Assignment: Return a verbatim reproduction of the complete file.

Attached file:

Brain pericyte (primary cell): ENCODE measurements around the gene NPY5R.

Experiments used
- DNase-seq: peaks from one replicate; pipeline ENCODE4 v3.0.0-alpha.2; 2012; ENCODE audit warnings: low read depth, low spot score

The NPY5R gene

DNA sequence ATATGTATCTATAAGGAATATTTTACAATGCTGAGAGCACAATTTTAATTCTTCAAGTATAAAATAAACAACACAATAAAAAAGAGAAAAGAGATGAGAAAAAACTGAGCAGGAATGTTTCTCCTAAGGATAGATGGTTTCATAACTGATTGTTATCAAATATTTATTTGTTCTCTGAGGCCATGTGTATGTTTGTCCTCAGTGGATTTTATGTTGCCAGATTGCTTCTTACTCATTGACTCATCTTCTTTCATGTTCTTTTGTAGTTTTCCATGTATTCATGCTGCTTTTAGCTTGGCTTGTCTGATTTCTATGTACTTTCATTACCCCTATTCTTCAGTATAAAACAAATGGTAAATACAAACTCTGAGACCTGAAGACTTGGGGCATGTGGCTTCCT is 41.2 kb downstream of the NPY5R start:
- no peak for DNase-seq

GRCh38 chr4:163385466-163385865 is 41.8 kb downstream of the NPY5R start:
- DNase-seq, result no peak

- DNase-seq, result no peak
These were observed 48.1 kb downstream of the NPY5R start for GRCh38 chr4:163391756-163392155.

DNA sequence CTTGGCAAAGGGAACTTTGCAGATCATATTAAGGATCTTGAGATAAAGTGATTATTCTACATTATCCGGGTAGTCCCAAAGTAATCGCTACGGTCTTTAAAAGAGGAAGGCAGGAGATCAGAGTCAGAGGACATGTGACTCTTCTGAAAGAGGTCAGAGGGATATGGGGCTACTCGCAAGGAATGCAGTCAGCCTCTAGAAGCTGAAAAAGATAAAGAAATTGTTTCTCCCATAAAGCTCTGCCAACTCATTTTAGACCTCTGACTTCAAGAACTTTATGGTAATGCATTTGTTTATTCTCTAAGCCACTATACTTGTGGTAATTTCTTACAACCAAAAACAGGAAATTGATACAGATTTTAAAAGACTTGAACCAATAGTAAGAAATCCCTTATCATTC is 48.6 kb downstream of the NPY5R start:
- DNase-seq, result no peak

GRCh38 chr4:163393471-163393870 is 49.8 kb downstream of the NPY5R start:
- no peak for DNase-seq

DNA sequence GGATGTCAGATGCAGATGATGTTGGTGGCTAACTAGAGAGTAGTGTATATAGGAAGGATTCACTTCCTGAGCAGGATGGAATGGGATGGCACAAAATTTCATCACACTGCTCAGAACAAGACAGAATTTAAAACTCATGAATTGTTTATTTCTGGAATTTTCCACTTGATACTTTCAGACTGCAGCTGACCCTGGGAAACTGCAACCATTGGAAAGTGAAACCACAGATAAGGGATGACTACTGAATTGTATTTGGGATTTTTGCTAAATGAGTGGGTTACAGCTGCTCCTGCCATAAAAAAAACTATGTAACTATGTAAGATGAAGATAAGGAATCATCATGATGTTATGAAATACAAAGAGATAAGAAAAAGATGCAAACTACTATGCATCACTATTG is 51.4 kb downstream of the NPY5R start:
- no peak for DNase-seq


Brain pericyte (primary cell): ENCODE measurements around the gene NPY5R.

Experiments used
- DNase-seq: peaks from one replicate; pipeline ENCODE4 v3.0.0-alpha.2; 2012; ENCODE audit warnings: low read depth, low spot score

The NPY5R gene

DNA sequence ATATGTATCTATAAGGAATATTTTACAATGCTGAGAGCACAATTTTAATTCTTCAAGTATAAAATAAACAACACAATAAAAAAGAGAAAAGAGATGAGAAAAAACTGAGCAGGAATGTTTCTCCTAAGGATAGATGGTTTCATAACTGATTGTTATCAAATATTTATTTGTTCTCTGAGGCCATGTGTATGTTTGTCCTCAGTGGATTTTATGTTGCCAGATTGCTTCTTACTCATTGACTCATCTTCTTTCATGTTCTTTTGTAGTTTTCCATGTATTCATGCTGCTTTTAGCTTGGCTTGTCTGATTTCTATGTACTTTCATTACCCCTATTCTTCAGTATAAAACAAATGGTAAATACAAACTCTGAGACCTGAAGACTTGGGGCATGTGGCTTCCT is 41.2 kb downstream of the NPY5R start:
- no peak for DNase-seq

GRCh38 chr4:163385466-163385865 is 41.8 kb downstream of the NPY5R start:
- DNase-seq, result no peak

- DNase-seq, result no peak
These were observed 48.1 kb downstream of the NPY5R start for GRCh38 chr4:163391756-163392155.

DNA sequence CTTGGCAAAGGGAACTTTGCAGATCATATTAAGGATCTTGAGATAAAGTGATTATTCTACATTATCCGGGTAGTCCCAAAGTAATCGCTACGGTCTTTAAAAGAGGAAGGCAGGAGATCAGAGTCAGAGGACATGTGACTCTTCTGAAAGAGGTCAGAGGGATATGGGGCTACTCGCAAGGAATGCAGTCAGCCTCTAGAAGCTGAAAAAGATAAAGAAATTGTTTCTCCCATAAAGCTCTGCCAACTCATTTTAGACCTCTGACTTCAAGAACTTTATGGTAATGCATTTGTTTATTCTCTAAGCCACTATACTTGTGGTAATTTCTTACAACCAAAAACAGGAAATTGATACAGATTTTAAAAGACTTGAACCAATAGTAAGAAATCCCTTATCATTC is 48.6 kb downstream of the NPY5R start:
- DNase-seq, result no peak

GRCh38 chr4:163393471-163393870 is 49.8 kb downstream of the NPY5R start:
- no peak for DNase-seq

DNA sequence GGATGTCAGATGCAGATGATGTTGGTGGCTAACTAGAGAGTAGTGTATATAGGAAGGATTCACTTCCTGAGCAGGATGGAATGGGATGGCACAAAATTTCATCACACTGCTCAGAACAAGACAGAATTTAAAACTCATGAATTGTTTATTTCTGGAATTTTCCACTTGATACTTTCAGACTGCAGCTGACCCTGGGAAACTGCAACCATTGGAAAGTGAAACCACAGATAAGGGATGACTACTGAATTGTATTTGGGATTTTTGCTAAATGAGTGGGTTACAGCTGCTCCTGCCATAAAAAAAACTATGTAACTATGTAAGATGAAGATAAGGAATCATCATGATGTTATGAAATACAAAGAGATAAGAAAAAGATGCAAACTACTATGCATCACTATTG is 51.4 kb downstream of the NPY5R start:
- no peak for DNase-seq